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Inco-Terms Explained

Updated: Mar 9, 2018

We often see questions and confusion over Inco-Terms.

Inco-Terms are what is used globally, to decipher who is responsible for which part of the logistics process between you and your supplier.

The below expandable image is also available here, but it shows where the responsibility, risks and more importantly Control lies.

In our opinion, the first mistake people make is being put off by the word ‘risk’. It really is more risky and potentially costly to put your valuable cargo in the hands of someone else (your supplier) for too long. It travels the same way, using the same methods - but buying your goods FOB gives you the complete control and cost efficiencies of your cargo. You should be the customer to the Freight Forwarder (not your supplier). You should be the one in control of where your cargo is, when it’s arriving and confirming you can have release of it (after you’ve paid the supplier), rather than the factory taking your money and still not releasing it. This can be for delays, holidays, or communication discrepancies.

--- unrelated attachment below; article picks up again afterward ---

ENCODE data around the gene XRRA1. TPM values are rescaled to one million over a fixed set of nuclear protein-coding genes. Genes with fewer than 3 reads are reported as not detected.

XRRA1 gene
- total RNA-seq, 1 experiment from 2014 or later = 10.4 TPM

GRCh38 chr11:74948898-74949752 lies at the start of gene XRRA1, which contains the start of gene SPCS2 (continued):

FOB means you appoint your own freight company. You control and negotiate your cost for that (not your supplier who WILL make a margin on it), and you get the real, best competitive price for the goods you’re buying without over complicating matters. You add insurance with your Forwarder and gain a competitive rate from someone who values you as a customer.

Don’t fall for the Classic Trick!

If your supplier seems ever so helpful and ‘we ship so much we get the best deal on freight’ whereas they try to handle the shipping for you, tell them no thanks. What happens especially in the Far East, Middle East in particular is that the supplier will actually get PAID to book your cargo with a freight company. A kick back.

When your product arrives to it’s destination in Europe, UK or USA - you will find a long list of heavily over inflated charges, such as;

  • £95 Documentation Fee (What?!?! Which document costs that much? Clue, none)

  • £55 Port Security Charge (No, it should be more like £25)

  • £75 CAF Fee (Currency Adjustment Factor) This isn’t charged these days and is very old hat!

  • £95 per cbm/1oookgs handling fee (Woooahhhhh!!! This should be more like £20 a cbm!)

There’ll be no freight charge, as that is of course Free isn’t it :)

Don’t fall for it. Take control of your valuable goods where you are valued as the freight agents customer. Want a reputable Freight company? Look no further - Westbound Logistics Services.

Full Downloadable PDF version is on our Useful Tools page within

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